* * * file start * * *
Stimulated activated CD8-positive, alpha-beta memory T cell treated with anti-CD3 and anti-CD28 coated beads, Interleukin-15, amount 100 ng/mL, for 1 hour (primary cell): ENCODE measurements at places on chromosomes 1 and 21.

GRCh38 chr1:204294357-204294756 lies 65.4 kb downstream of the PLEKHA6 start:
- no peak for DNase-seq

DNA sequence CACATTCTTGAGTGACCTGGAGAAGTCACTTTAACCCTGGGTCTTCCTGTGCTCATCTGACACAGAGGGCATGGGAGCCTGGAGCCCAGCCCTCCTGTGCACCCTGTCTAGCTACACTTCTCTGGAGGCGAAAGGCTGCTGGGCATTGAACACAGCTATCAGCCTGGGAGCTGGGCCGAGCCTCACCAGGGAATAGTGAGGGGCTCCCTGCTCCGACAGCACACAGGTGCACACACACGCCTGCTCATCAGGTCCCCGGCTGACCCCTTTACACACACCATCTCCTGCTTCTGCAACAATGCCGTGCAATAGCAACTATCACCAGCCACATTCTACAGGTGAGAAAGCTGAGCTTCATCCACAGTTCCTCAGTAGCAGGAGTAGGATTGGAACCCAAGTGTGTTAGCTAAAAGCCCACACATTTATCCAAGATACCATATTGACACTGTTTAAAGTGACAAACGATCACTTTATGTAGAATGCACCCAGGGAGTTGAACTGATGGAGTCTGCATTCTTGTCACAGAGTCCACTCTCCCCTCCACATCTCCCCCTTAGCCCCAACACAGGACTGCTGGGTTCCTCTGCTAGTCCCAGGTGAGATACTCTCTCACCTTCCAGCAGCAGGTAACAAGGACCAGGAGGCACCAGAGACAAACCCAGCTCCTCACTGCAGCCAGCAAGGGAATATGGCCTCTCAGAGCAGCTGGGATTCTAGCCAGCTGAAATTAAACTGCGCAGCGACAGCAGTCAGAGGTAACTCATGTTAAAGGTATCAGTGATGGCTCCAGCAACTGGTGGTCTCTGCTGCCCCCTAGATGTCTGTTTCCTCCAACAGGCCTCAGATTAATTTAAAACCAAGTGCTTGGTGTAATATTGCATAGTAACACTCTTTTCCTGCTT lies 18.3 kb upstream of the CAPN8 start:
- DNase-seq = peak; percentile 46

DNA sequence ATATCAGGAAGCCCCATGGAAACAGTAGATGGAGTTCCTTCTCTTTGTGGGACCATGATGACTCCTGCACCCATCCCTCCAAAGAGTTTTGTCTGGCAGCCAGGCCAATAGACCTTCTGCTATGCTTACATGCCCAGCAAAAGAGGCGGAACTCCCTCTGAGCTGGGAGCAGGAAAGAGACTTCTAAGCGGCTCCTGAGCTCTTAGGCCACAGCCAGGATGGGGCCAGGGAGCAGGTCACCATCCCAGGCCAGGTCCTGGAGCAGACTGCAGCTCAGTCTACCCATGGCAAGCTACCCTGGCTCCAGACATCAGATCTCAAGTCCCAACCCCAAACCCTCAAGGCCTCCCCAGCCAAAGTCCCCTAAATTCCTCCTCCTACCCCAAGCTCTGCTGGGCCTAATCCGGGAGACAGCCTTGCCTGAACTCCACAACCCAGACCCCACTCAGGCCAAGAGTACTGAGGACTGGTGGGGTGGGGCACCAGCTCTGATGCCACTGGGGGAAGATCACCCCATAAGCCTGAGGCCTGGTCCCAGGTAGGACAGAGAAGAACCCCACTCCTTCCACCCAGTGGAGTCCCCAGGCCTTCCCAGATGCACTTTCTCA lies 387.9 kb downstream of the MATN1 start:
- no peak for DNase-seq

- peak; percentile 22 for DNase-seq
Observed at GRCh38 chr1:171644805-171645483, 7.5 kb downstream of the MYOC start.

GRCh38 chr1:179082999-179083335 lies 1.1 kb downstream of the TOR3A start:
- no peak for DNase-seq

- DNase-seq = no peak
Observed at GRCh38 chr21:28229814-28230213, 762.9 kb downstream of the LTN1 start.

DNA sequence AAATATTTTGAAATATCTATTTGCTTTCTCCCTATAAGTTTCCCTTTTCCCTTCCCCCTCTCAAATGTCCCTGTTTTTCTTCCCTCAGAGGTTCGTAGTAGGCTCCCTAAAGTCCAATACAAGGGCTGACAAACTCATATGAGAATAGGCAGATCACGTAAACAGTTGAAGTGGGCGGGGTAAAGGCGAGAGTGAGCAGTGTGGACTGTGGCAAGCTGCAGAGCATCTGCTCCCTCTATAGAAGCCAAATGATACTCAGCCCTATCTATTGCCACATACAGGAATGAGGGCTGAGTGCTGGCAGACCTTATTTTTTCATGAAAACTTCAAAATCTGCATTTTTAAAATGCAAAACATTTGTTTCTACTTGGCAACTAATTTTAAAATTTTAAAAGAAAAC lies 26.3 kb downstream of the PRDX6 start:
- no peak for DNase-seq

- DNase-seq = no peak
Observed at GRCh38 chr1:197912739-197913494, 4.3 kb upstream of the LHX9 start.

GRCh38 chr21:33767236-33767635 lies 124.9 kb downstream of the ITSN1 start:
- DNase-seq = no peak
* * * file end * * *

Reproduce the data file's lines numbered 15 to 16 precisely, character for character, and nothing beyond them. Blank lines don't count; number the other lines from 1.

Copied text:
- no peak for DNase-seq

- DNase-seq = no peak